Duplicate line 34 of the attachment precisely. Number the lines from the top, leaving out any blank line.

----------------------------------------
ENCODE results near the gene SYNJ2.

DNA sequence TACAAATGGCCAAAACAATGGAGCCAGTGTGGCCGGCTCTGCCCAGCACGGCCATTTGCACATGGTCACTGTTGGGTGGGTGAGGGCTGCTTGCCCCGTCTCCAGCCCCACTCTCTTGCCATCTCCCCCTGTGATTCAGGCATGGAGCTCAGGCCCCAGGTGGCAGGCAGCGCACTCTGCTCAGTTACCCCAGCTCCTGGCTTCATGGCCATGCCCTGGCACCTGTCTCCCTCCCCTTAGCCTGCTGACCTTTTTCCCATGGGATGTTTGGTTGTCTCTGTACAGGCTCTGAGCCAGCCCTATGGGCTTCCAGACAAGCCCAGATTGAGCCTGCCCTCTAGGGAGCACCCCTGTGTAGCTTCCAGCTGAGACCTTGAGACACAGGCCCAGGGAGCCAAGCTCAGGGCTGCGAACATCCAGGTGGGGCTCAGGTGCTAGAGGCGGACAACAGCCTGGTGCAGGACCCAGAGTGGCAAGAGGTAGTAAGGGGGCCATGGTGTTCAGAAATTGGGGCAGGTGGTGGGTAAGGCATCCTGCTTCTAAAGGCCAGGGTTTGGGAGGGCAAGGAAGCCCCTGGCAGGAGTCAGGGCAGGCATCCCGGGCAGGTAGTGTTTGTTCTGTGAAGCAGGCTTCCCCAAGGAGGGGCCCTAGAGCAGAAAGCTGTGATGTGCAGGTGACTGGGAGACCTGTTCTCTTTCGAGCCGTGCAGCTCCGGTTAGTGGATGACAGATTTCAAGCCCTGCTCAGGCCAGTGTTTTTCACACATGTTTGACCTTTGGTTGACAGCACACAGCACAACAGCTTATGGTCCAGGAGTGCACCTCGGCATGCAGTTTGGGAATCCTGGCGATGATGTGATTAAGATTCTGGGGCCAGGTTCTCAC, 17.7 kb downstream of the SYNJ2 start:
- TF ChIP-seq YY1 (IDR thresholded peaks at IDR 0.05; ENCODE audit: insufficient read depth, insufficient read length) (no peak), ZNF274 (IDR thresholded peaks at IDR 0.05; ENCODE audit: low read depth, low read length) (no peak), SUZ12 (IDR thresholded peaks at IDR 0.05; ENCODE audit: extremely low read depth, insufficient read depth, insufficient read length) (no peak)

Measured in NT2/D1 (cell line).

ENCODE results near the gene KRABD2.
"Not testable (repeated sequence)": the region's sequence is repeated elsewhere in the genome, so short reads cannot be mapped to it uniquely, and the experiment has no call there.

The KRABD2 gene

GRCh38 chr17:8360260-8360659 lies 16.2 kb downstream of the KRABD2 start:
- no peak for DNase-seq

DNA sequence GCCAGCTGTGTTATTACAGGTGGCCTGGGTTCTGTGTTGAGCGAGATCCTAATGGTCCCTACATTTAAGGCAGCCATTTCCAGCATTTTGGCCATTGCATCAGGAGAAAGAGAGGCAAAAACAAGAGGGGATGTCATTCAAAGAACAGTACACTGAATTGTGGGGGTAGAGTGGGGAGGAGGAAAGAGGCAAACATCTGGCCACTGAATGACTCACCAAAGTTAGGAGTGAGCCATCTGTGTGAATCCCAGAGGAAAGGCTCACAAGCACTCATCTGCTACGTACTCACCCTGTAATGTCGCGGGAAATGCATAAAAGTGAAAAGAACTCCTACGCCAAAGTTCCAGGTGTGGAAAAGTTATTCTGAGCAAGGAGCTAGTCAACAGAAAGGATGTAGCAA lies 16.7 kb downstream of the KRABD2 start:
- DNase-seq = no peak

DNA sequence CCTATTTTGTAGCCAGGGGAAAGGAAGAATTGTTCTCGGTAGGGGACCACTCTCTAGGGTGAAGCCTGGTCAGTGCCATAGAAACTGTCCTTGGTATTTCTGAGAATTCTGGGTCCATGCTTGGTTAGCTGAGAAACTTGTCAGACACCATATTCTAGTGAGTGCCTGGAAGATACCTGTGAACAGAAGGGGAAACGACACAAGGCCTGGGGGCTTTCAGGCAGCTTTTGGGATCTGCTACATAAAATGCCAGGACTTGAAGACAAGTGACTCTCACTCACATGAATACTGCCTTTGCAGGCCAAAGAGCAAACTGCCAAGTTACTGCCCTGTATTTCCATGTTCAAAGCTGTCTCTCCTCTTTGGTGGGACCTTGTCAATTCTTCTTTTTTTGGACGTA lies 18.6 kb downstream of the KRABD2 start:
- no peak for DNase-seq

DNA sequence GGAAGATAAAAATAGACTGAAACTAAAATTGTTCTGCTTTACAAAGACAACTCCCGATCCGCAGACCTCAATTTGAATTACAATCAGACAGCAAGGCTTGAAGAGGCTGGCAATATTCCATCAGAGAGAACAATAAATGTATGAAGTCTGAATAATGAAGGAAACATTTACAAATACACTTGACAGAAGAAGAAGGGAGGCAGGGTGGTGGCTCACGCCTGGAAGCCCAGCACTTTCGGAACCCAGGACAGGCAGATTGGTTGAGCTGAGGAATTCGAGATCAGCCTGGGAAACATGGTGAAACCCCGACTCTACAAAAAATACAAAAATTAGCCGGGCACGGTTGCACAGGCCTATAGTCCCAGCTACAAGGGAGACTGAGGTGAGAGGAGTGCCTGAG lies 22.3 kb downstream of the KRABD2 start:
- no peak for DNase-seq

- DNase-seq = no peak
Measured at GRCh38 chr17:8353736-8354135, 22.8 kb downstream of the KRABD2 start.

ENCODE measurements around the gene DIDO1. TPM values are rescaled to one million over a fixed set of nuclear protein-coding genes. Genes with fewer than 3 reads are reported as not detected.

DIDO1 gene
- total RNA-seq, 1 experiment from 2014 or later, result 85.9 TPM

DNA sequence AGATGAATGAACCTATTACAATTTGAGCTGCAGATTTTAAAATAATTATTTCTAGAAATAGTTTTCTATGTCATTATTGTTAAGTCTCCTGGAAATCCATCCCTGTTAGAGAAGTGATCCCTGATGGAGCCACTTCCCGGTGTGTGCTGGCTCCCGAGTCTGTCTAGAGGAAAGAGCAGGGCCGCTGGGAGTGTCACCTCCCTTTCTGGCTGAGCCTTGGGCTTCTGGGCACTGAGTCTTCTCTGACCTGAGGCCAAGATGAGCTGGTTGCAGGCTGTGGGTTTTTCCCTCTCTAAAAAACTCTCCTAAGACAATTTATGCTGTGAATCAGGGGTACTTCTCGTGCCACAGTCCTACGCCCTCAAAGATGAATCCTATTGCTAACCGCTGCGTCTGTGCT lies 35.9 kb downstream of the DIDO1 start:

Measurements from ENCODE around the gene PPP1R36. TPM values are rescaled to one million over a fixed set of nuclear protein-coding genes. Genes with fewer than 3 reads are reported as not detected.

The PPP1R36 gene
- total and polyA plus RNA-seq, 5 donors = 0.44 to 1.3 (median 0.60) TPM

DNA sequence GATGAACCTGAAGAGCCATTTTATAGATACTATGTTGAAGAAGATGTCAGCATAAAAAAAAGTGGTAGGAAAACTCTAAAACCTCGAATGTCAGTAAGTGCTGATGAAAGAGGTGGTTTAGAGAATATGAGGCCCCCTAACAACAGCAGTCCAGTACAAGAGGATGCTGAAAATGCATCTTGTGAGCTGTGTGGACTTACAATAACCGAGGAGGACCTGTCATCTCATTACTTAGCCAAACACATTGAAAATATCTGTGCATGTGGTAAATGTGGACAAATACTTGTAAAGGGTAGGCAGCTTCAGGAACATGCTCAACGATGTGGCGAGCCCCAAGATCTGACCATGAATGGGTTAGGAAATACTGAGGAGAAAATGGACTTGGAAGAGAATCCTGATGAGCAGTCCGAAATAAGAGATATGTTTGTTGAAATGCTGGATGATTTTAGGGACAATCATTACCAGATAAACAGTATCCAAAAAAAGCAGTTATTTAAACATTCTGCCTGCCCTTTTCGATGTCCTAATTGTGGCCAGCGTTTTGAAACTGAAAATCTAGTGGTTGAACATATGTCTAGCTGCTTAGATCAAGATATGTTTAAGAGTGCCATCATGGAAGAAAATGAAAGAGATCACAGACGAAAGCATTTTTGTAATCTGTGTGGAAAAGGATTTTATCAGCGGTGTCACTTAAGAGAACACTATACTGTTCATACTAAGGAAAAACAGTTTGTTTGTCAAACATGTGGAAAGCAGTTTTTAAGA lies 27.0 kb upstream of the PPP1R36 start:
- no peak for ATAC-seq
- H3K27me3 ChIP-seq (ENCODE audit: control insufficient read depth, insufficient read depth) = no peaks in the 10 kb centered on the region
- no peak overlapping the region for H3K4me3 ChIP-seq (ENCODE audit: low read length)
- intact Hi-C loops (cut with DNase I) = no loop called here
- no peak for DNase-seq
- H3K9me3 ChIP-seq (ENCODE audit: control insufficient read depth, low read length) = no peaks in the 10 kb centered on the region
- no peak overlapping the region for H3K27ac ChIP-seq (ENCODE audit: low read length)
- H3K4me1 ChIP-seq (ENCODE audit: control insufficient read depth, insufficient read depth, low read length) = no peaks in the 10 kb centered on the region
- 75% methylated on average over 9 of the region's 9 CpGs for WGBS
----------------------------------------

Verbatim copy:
- 75% methylated on average over 9 of the region's 9 CpGs for WGBS